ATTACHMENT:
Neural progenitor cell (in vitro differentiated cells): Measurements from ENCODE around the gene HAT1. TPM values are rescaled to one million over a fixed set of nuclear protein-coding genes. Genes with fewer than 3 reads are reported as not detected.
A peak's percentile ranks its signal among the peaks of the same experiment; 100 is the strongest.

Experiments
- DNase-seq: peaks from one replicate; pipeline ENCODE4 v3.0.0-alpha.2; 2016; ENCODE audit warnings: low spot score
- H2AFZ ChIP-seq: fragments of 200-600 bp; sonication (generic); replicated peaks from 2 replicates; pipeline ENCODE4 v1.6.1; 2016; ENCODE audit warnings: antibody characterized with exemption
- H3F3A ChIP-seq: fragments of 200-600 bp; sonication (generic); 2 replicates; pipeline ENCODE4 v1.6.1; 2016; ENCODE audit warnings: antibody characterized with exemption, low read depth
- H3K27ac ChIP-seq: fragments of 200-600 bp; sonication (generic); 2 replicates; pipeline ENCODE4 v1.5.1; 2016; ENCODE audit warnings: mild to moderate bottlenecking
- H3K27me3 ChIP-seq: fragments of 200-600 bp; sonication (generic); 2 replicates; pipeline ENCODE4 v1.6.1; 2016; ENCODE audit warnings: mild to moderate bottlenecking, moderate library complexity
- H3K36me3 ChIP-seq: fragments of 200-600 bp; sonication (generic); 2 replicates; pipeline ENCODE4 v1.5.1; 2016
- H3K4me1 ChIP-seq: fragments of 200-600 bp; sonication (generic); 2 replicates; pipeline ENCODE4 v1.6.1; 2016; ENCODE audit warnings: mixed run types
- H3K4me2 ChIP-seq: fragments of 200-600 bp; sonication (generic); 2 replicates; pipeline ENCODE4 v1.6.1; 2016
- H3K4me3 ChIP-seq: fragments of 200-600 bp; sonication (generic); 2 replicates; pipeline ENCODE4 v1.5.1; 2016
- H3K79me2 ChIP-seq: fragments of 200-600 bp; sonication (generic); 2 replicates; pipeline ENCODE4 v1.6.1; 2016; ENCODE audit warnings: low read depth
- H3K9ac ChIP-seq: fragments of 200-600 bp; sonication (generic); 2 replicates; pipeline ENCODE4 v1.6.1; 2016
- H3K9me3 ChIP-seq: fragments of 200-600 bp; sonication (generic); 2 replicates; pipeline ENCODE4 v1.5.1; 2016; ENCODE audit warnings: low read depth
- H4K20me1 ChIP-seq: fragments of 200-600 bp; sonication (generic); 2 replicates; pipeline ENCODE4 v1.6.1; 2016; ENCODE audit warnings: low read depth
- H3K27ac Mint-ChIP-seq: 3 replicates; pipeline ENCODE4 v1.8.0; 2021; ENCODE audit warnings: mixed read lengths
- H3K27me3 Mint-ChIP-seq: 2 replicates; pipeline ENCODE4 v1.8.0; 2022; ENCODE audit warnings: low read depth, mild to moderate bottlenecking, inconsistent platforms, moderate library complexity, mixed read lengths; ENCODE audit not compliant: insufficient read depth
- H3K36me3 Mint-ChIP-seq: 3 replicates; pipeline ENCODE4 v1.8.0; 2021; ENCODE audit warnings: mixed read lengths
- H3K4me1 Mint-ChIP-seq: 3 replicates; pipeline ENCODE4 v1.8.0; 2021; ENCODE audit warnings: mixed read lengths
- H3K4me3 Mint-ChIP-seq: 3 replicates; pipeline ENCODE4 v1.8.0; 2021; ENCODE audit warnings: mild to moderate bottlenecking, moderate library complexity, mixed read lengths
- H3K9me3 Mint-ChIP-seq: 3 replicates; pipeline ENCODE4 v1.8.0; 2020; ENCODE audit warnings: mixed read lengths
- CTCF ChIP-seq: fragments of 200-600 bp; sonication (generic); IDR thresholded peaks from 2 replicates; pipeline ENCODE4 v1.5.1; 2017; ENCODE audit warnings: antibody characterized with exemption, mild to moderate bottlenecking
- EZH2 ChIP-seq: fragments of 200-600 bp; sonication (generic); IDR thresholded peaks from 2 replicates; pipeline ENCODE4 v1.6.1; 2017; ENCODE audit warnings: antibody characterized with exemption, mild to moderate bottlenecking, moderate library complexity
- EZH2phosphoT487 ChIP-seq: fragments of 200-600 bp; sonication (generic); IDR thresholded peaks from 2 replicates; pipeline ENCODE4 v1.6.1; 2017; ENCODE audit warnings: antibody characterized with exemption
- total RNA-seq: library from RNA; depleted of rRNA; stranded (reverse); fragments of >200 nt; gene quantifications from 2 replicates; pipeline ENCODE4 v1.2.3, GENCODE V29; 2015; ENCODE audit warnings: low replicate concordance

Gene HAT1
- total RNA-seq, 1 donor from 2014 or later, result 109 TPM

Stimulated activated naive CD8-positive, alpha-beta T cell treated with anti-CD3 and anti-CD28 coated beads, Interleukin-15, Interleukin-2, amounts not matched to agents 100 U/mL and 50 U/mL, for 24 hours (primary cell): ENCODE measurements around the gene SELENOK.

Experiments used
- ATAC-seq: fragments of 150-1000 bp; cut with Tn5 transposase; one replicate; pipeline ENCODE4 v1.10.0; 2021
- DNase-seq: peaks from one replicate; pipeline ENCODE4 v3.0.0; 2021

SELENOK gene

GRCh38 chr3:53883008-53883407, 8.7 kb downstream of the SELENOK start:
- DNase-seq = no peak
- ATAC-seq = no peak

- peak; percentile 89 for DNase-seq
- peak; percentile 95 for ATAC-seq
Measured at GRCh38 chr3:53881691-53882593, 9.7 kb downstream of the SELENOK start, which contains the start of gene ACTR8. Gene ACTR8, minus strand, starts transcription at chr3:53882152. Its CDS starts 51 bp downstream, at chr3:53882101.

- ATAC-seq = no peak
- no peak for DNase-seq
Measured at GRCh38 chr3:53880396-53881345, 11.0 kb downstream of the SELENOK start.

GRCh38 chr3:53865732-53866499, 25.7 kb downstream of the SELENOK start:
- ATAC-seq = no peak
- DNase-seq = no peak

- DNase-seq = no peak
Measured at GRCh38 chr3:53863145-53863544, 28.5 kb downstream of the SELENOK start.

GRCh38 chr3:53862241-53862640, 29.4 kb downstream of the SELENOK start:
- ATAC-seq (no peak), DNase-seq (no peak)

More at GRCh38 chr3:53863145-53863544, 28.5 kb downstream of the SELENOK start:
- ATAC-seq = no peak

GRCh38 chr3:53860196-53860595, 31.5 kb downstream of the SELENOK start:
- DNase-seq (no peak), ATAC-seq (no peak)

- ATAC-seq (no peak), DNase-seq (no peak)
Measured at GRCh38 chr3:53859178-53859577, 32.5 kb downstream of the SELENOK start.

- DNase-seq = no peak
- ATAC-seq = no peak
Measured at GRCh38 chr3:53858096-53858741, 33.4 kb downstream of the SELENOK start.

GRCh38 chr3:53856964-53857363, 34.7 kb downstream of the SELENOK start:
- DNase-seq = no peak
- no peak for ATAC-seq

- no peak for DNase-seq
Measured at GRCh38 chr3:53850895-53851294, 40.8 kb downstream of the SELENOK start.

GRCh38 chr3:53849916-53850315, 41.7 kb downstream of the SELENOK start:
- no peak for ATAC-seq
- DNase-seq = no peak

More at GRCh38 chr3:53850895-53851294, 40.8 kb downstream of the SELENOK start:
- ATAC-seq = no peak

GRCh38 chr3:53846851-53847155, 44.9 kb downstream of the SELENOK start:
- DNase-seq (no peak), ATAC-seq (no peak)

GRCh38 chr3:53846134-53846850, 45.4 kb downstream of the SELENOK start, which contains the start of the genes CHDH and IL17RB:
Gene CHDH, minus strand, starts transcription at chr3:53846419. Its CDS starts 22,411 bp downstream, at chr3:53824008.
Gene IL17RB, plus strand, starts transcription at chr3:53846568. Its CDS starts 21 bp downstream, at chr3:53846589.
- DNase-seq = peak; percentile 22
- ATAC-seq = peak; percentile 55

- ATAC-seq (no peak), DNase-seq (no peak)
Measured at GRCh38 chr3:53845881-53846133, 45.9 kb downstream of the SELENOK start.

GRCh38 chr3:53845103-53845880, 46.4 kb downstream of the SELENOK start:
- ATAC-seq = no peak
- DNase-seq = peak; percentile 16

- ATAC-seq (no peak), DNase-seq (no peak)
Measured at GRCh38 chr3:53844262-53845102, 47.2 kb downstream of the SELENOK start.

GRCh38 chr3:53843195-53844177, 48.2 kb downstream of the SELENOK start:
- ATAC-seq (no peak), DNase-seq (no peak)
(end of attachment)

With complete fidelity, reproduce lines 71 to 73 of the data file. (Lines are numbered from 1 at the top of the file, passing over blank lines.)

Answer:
GRCh38 chr3:53846134-53846850, 45.4 kb downstream of the SELENOK start, which contains the start of the genes CHDH and IL17RB:
Gene CHDH, minus strand, starts transcription at chr3:53846419. Its CDS starts 22,411 bp downstream, at chr3:53824008.
Gene IL17RB, plus strand, starts transcription at chr3:53846568. Its CDS starts 21 bp downstream, at chr3:53846589.